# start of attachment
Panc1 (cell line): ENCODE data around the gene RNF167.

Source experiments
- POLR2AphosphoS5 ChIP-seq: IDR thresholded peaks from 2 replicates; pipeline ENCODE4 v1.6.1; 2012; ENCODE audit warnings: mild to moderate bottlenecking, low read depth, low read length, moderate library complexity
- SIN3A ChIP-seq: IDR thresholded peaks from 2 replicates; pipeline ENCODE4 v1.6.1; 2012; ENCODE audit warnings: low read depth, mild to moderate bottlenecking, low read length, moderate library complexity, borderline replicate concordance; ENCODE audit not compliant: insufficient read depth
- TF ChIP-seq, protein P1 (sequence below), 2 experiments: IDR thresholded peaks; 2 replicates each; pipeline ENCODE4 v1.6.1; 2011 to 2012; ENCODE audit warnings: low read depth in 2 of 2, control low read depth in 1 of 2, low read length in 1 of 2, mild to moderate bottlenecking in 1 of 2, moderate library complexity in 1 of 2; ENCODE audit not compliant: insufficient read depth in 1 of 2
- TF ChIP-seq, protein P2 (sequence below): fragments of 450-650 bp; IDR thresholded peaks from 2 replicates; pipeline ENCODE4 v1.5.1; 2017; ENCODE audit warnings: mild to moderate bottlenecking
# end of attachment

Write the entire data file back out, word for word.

Panc1 (cell line): ENCODE data around the gene RNF167.

Source experiments
- POLR2AphosphoS5 ChIP-seq: IDR thresholded peaks from 2 replicates; pipeline ENCODE4 v1.6.1; 2012; ENCODE audit warnings: mild to moderate bottlenecking, low read depth, low read length, moderate library complexity
- SIN3A ChIP-seq: IDR thresholded peaks from 2 replicates; pipeline ENCODE4 v1.6.1; 2012; ENCODE audit warnings: low read depth, mild to moderate bottlenecking, low read length, moderate library complexity, borderline replicate concordance; ENCODE audit not compliant: insufficient read depth
- TF ChIP-seq, protein P1 (sequence below), 2 experiments: IDR thresholded peaks; 2 replicates each; pipeline ENCODE4 v1.6.1; 2011 to 2012; ENCODE audit warnings: low read depth in 2 of 2, control low read depth in 1 of 2, low read length in 1 of 2, mild to moderate bottlenecking in 1 of 2, moderate library complexity in 1 of 2; ENCODE audit not compliant: insufficient read depth in 1 of 2
- TF ChIP-seq, protein P2 (sequence below): fragments of 450-650 bp; IDR thresholded peaks from 2 replicates; pipeline ENCODE4 v1.5.1; 2017; ENCODE audit warnings: mild to moderate bottlenecking